In all these ways, the blaxploitation era created opportunities for Black artists and technicians that remained
largely closed to them on television, but the films ignited a two-front war. From the outside, they faced
condemnation from civil rights groups, who understandably accused them of projecting a distorted and demeaning
view of Black life. Black protesters picketed showings of films such as Super Fly, waving signs that insisted
"We Are Not All Pimps and Whores!" The movies defenders countered that the films also constituted a form of Black
empowerment. The typical blaxploitation plot showed a confident, dynamic African American star ([Richard] Roundtree's Shaft
or Pam Grier's Coffy and Foxy Brown) conquering a complex and dangerous urban landscape while attracting Black and
white lovers alike. To the extent that white society touched Black life at all, it was in the form of corrupt
cops and politicians and sadistic mobsters, who make the big money while dribbling crumbs to the Black pimps and
drug dealers. When Pam Grier's heroic nurse, Coffy, outwits and kills a bigoted white drug kingpin, after first
dispatching the corrupt white cops on his payroll, she portrays a form of black empowerment and retribution
in the face of racism that Hollywood had rarely shown on-screen. Still, the case for blaxploitation films like
Coffy as a form of social subversion was diminished by the fact that Grier also spent much of the movie
with her top off and a good deal of her time tearing the tops from other prostitutes working for a "Super Fly"-like
Black pimp and pusher who struts through the movie in a gold jumpsuit (until he's brutally murdered by the white
Hm. Intriguing! And this is 2023 after all. I went to the trusty
Roku and found Coffy offered on a number of streaming services, notably the free-with-ads Pluto.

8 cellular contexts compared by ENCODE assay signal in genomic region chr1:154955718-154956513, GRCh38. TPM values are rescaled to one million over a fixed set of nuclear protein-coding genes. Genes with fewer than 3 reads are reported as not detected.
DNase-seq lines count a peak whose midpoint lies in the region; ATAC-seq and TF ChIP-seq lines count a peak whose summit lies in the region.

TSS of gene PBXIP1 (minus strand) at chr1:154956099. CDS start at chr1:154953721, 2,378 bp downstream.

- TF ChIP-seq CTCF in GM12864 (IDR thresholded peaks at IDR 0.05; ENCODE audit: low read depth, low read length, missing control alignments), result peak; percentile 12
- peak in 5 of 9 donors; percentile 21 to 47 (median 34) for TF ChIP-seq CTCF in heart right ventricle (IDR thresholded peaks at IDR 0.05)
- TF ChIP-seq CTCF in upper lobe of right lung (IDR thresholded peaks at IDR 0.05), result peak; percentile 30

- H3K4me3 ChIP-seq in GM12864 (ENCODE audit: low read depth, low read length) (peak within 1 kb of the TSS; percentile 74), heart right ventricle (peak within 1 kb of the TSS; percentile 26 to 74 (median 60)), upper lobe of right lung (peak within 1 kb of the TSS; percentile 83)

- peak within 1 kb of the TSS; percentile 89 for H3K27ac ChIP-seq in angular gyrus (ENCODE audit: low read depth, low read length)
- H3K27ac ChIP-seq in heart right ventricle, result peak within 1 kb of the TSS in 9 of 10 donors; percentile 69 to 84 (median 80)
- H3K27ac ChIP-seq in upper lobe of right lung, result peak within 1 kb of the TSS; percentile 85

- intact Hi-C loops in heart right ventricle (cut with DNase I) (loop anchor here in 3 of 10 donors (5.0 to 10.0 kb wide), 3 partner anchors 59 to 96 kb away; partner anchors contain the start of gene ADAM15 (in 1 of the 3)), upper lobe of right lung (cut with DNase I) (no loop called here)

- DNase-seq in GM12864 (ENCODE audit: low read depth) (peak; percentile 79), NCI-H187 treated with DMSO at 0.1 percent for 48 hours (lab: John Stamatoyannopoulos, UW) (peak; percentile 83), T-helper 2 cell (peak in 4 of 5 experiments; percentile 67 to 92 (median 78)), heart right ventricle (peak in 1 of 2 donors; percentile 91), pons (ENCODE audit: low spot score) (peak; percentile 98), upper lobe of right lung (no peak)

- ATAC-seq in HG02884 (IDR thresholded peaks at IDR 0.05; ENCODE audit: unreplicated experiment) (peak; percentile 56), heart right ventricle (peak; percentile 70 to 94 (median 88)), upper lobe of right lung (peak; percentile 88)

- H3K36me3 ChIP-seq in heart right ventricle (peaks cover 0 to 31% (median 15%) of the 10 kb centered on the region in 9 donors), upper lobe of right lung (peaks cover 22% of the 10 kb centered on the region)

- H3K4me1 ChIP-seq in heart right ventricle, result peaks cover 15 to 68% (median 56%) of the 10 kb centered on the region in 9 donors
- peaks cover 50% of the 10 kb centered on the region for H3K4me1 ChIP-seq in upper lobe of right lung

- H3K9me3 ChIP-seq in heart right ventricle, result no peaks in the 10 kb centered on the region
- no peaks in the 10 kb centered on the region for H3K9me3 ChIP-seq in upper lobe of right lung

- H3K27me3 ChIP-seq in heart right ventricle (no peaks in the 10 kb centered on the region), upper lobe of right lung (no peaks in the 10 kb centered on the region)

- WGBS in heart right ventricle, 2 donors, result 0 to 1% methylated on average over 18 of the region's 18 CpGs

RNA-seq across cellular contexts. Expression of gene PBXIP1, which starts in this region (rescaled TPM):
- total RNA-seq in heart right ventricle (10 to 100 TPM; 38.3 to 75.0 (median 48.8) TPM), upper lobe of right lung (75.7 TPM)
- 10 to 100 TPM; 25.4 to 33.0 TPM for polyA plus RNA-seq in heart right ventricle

(Which turned out to be free with the same three ads over and over again, but what are you
going to do?)
One correction to Brownstein's synopsis: Grier's character does not spend a "good deal of her time tearing the tops from other prostitutes". "Other" implies that Coffy's a prostitute too; she's not, she's posing as a prostitute to infiltrate the
pimp-pusher's organization. And that top-tearing thing is just one (epic) fight scene where Coffy runs afoul of the
actual hookers and needs to defend herself. And those tops are pretty flimsy anyway.
All in all, a very guilty pleasure. An intricate plot, lots of imaginative violent action. But also mediocre acting (sorry, Pam!).
And a painfully awful soundtrack. (Opinions on that
differ, but I'm right.)
Question about that first scene: where was she hiding that shotgun?
Observation about that final scene: she wasn't going to shoot that guy until it turned out he was
cheating on her with a white girl.
And, yes, the Brownstein book capitalizes "Black" and keeps "white" lowercase, all the way through.
That follows the AP recommendation, see their lame justification
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